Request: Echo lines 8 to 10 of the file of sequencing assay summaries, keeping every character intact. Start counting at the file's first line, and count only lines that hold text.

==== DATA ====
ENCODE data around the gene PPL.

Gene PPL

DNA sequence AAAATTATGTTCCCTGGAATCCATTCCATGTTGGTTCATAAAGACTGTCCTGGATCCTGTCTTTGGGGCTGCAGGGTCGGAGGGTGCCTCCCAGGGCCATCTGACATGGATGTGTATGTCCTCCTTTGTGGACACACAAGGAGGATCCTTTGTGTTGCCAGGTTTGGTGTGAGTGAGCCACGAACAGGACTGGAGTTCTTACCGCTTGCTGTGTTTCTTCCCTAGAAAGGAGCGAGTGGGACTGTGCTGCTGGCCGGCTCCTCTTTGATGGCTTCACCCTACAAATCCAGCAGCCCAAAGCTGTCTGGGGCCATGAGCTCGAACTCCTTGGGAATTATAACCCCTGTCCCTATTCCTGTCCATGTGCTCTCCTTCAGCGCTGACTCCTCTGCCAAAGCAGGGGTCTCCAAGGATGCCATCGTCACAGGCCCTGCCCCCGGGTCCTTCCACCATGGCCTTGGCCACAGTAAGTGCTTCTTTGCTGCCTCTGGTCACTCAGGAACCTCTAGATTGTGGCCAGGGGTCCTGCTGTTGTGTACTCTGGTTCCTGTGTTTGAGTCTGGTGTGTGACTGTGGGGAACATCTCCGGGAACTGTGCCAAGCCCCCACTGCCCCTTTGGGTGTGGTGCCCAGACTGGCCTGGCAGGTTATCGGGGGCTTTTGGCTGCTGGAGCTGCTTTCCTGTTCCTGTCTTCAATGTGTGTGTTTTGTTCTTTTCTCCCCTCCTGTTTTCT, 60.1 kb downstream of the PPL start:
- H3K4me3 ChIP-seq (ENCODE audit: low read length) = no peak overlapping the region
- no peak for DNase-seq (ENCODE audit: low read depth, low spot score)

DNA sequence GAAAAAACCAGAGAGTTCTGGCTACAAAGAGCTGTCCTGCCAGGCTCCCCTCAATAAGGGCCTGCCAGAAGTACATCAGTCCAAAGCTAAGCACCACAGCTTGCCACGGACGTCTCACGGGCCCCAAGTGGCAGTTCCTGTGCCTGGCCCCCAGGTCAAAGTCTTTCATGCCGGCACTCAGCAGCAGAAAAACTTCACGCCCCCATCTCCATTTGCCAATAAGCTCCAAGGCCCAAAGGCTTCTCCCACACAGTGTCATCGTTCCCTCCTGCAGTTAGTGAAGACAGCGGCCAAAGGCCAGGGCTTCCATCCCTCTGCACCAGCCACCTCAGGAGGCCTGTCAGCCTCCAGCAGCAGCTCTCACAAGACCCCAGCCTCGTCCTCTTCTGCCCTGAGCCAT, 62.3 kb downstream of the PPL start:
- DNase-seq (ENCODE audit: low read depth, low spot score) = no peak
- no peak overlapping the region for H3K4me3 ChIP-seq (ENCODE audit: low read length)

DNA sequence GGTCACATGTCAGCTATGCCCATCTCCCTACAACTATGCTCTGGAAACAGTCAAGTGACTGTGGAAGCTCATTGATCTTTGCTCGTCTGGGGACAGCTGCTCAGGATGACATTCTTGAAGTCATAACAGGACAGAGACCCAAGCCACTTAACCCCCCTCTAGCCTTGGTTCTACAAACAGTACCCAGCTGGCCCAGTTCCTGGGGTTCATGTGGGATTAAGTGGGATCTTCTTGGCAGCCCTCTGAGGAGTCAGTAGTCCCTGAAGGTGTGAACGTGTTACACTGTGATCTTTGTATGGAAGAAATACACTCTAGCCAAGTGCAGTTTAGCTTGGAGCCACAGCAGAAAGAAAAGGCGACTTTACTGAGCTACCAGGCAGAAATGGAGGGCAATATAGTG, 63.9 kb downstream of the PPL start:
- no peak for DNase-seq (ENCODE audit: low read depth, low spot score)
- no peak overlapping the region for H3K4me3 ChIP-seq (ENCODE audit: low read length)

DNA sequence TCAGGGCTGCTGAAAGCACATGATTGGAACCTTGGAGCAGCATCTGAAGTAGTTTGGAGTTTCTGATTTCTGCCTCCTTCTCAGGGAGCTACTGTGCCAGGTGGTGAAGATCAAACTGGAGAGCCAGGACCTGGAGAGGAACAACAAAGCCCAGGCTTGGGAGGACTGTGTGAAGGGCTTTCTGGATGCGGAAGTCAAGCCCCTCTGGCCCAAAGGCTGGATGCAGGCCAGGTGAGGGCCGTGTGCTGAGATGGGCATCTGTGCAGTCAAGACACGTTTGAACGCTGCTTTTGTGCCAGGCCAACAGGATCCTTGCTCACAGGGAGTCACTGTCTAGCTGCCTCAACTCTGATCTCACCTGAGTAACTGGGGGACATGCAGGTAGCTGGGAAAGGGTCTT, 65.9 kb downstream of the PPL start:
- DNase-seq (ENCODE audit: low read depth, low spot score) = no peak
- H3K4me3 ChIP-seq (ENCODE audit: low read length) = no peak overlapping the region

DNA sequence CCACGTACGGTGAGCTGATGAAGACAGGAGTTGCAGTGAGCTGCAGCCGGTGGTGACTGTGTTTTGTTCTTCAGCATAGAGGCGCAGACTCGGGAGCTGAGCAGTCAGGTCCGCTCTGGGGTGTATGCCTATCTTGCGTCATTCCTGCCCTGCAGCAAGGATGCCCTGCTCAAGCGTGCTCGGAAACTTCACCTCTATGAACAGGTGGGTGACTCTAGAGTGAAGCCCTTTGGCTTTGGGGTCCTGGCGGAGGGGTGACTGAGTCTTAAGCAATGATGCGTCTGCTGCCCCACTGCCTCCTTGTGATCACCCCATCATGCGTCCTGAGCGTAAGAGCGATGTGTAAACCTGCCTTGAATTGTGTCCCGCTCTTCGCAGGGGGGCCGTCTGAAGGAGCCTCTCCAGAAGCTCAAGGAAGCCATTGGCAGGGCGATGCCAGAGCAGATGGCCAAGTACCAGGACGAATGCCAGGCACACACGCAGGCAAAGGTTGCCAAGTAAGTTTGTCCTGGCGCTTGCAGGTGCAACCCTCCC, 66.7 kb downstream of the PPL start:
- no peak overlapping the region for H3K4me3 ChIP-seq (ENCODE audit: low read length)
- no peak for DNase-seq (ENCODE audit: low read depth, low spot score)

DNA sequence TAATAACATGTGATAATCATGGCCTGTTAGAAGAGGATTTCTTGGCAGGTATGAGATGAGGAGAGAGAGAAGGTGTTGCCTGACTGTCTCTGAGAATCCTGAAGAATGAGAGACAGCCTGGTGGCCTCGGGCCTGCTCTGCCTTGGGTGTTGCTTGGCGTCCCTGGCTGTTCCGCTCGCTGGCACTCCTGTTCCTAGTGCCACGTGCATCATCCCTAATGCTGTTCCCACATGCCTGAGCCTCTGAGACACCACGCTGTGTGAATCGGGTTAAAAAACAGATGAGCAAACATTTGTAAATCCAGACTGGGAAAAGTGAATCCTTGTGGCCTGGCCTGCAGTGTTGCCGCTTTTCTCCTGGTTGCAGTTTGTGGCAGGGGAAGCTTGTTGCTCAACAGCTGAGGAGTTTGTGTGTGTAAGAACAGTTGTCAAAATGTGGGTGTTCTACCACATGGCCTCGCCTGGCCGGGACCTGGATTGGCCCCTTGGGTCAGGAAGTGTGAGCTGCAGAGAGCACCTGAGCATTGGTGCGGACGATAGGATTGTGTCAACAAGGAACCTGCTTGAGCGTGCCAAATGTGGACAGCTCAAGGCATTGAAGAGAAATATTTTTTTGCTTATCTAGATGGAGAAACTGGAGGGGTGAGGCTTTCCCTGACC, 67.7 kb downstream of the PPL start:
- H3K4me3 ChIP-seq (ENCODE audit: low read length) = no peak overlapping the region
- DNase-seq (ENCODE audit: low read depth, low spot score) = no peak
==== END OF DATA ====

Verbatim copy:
- no peak overlapping the region for H3K4me3 ChIP-seq (ENCODE audit: low read length)

DNA sequence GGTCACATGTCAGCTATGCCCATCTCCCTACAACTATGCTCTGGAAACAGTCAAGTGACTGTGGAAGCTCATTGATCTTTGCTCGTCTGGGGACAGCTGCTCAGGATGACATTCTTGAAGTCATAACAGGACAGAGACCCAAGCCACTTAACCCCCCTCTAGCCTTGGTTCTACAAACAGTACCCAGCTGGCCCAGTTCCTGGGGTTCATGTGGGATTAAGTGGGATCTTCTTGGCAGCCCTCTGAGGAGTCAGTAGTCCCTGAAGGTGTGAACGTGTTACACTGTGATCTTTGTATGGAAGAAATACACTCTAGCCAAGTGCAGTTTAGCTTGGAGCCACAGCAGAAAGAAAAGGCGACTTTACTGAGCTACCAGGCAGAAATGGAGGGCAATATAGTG, 63.9 kb downstream of the PPL start:
- no peak for DNase-seq (ENCODE audit: low read depth, low spot score)